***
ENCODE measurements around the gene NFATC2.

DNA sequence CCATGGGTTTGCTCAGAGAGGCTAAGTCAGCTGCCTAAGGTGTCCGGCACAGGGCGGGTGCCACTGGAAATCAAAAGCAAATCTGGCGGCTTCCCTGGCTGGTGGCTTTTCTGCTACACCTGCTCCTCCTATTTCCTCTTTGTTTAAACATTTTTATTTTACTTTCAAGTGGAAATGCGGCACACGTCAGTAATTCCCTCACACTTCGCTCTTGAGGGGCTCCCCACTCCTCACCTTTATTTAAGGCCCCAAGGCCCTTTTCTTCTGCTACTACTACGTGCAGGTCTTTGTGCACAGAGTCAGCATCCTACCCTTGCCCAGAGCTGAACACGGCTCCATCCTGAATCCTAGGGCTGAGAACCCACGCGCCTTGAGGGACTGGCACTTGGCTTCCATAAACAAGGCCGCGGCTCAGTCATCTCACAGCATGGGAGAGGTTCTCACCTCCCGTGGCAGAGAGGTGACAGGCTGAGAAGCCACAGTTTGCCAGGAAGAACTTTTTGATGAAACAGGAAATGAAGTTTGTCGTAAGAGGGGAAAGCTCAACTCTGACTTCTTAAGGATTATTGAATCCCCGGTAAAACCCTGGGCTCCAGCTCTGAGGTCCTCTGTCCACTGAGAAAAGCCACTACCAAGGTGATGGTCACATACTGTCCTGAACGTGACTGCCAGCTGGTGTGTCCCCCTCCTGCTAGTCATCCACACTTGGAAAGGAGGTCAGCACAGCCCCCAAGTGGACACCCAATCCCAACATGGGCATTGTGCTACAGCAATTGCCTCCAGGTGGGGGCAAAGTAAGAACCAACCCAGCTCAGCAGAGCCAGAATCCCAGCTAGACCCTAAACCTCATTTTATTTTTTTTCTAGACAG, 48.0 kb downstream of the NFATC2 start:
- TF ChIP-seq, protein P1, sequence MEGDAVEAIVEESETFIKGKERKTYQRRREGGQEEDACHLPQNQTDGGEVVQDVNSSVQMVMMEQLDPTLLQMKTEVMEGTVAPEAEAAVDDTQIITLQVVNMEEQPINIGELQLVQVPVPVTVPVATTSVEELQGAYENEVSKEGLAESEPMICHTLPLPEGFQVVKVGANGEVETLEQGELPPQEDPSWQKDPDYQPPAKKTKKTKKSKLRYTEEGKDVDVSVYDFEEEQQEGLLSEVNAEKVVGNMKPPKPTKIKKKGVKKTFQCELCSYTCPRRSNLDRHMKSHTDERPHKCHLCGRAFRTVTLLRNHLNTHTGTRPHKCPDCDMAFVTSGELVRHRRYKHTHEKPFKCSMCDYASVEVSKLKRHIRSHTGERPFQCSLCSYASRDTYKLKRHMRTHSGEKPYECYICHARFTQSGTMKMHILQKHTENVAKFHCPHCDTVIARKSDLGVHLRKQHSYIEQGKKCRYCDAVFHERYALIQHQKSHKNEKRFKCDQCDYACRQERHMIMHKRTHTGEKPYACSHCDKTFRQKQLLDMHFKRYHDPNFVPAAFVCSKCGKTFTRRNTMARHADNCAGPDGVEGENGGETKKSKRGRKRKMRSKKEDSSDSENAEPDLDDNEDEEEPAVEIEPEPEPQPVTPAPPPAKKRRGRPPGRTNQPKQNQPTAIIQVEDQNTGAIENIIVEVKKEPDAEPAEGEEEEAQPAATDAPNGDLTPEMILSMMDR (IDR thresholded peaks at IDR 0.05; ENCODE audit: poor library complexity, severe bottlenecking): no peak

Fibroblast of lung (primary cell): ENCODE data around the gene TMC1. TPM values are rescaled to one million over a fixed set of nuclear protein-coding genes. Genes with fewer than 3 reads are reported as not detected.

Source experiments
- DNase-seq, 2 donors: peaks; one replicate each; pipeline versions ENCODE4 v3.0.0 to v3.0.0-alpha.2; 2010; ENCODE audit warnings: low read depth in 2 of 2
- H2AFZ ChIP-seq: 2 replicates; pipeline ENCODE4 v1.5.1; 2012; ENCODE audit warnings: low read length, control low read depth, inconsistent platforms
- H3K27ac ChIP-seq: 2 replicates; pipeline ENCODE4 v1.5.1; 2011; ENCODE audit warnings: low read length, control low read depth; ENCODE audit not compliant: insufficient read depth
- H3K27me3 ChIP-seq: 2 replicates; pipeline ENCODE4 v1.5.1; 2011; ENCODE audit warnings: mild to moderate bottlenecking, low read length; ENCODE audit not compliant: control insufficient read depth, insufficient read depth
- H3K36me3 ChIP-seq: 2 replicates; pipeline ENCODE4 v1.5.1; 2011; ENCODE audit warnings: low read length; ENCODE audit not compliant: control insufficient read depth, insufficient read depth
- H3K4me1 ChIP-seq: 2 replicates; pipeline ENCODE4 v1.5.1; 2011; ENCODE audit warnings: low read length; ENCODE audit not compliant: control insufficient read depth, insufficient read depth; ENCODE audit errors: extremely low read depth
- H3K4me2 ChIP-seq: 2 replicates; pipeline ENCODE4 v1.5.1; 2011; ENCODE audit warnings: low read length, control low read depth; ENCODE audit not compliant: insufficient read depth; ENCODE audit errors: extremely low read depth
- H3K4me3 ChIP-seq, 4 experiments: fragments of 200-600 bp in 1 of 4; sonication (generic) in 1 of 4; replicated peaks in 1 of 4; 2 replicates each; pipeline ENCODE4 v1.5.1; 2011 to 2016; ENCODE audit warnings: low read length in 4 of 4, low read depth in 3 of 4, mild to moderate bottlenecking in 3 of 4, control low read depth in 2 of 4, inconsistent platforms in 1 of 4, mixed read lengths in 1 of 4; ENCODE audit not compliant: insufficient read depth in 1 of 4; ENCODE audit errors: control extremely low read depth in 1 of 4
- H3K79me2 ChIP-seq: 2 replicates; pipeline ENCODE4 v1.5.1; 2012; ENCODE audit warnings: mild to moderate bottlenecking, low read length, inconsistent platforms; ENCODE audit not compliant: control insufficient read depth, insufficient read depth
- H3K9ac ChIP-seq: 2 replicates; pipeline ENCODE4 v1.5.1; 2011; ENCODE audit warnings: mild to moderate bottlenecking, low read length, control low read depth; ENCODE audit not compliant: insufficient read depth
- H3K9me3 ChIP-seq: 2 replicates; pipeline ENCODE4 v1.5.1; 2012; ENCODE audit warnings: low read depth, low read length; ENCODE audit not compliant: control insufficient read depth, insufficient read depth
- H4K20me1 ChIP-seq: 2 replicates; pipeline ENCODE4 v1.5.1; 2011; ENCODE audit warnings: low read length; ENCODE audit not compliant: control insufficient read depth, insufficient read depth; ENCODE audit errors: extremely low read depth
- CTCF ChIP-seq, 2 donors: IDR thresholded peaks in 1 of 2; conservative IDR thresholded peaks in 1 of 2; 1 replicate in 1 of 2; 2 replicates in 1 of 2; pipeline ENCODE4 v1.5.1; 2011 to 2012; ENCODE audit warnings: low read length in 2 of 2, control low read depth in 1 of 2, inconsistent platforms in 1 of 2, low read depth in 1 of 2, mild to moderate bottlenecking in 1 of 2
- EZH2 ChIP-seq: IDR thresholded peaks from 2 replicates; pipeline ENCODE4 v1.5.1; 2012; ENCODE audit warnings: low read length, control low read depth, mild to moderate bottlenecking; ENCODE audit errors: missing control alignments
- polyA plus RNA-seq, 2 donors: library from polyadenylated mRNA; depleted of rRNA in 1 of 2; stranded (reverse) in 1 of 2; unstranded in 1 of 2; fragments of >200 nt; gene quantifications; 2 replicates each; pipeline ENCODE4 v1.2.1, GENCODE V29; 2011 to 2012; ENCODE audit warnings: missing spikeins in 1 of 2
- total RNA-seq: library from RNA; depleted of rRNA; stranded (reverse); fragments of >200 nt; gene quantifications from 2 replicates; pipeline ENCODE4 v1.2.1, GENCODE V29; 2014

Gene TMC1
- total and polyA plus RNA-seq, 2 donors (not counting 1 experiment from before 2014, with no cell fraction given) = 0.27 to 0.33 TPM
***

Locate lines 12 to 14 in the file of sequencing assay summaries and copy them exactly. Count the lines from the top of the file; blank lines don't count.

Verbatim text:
- H3K4me2 ChIP-seq: 2 replicates; pipeline ENCODE4 v1.5.1; 2011; ENCODE audit warnings: low read length, control low read depth; ENCODE audit not compliant: insufficient read depth; ENCODE audit errors: extremely low read depth
- H3K4me3 ChIP-seq, 4 experiments: fragments of 200-600 bp in 1 of 4; sonication (generic) in 1 of 4; replicated peaks in 1 of 4; 2 replicates each; pipeline ENCODE4 v1.5.1; 2011 to 2016; ENCODE audit warnings: low read length in 4 of 4, low read depth in 3 of 4, mild to moderate bottlenecking in 3 of 4, control low read depth in 2 of 4, inconsistent platforms in 1 of 4, mixed read lengths in 1 of 4; ENCODE audit not compliant: insufficient read depth in 1 of 4; ENCODE audit errors: control extremely low read depth in 1 of 4
- H3K79me2 ChIP-seq: 2 replicates; pipeline ENCODE4 v1.5.1; 2012; ENCODE audit warnings: mild to moderate bottlenecking, low read length, inconsistent platforms; ENCODE audit not compliant: control insufficient read depth, insufficient read depth